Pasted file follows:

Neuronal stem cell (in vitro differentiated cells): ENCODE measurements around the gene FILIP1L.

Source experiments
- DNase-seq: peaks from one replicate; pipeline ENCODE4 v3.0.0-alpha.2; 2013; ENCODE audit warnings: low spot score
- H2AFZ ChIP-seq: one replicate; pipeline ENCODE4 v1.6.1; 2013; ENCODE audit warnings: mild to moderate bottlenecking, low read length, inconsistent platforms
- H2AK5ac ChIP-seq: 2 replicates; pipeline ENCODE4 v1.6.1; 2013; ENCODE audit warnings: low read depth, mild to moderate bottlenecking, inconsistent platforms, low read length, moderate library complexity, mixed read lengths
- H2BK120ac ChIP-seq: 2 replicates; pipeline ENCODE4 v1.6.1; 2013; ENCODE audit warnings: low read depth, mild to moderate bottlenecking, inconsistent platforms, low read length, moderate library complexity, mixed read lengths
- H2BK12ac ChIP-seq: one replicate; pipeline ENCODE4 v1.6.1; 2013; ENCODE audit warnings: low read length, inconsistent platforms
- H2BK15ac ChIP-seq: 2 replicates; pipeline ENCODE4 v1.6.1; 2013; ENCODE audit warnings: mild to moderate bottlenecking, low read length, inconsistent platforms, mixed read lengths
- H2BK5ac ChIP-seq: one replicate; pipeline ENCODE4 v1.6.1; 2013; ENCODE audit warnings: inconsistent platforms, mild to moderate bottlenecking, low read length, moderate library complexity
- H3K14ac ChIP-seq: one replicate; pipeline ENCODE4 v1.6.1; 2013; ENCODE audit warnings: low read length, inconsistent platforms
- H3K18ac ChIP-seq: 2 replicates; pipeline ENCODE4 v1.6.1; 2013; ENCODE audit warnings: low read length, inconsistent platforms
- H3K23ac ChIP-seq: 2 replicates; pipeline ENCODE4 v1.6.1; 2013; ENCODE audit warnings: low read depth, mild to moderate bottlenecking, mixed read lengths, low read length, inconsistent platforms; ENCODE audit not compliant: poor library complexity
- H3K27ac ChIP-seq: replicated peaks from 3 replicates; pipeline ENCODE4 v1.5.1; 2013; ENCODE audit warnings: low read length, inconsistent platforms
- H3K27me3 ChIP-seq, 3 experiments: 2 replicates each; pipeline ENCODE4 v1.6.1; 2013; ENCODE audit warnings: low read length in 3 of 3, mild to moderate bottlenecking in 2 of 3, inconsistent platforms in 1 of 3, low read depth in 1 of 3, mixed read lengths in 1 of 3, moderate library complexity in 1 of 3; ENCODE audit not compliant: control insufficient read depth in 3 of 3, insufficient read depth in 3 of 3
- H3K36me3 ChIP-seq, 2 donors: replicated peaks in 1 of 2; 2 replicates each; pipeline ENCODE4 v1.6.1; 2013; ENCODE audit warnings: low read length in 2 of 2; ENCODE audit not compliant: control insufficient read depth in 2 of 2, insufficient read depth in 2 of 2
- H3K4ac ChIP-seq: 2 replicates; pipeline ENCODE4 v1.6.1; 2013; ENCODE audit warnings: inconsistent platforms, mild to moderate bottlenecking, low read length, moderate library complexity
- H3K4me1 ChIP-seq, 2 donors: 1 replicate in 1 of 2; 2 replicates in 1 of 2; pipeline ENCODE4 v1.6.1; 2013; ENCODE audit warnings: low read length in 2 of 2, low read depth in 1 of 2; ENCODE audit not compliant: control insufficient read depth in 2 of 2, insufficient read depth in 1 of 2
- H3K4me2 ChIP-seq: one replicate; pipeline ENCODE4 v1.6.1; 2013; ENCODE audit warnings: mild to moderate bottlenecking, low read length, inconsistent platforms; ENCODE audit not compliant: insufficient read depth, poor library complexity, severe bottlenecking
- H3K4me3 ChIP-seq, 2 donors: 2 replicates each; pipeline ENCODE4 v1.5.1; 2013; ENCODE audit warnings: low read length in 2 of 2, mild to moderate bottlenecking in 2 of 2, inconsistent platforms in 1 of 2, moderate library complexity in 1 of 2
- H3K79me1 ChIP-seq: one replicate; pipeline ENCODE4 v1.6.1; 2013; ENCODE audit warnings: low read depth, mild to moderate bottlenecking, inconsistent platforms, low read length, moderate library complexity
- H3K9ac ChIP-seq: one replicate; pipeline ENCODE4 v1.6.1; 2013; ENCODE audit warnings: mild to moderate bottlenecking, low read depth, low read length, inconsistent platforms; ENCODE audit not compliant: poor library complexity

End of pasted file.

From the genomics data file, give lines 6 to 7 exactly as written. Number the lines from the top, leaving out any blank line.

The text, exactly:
- H2BK120ac ChIP-seq: 2 replicates; pipeline ENCODE4 v1.6.1; 2013; ENCODE audit warnings: low read depth, mild to moderate bottlenecking, inconsistent platforms, low read length, moderate library complexity, mixed read lengths
- H2BK12ac ChIP-seq: one replicate; pipeline ENCODE4 v1.6.1; 2013; ENCODE audit warnings: low read length, inconsistent platforms